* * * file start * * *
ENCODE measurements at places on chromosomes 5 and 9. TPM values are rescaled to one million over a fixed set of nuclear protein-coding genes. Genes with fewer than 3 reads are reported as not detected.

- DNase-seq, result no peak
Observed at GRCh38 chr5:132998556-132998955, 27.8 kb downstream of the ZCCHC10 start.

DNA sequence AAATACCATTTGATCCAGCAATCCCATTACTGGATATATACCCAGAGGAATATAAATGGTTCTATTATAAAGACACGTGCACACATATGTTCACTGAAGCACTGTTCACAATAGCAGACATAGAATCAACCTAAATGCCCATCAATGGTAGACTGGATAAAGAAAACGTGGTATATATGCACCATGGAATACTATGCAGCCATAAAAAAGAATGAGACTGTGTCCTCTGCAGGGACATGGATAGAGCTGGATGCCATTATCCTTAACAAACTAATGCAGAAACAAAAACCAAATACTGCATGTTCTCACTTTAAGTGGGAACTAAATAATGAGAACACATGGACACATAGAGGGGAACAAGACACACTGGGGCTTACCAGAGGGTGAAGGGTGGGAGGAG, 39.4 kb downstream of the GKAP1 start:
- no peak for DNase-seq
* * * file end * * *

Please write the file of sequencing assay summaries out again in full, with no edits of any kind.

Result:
ENCODE measurements at places on chromosomes 5 and 9. TPM values are rescaled to one million over a fixed set of nuclear protein-coding genes. Genes with fewer than 3 reads are reported as not detected.

- DNase-seq, result no peak
Observed at GRCh38 chr5:132998556-132998955, 27.8 kb downstream of the ZCCHC10 start.

DNA sequence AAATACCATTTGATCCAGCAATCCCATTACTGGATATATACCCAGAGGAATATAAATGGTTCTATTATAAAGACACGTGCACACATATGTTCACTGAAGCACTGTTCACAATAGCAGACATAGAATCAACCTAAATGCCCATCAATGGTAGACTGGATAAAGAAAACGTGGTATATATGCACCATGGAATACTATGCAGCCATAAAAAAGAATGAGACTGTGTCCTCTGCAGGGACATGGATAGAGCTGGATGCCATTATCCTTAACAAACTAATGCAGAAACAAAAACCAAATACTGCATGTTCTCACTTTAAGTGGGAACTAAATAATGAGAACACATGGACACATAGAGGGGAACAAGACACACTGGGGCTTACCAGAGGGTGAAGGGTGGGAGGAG, 39.4 kb downstream of the GKAP1 start:
- no peak for DNase-seq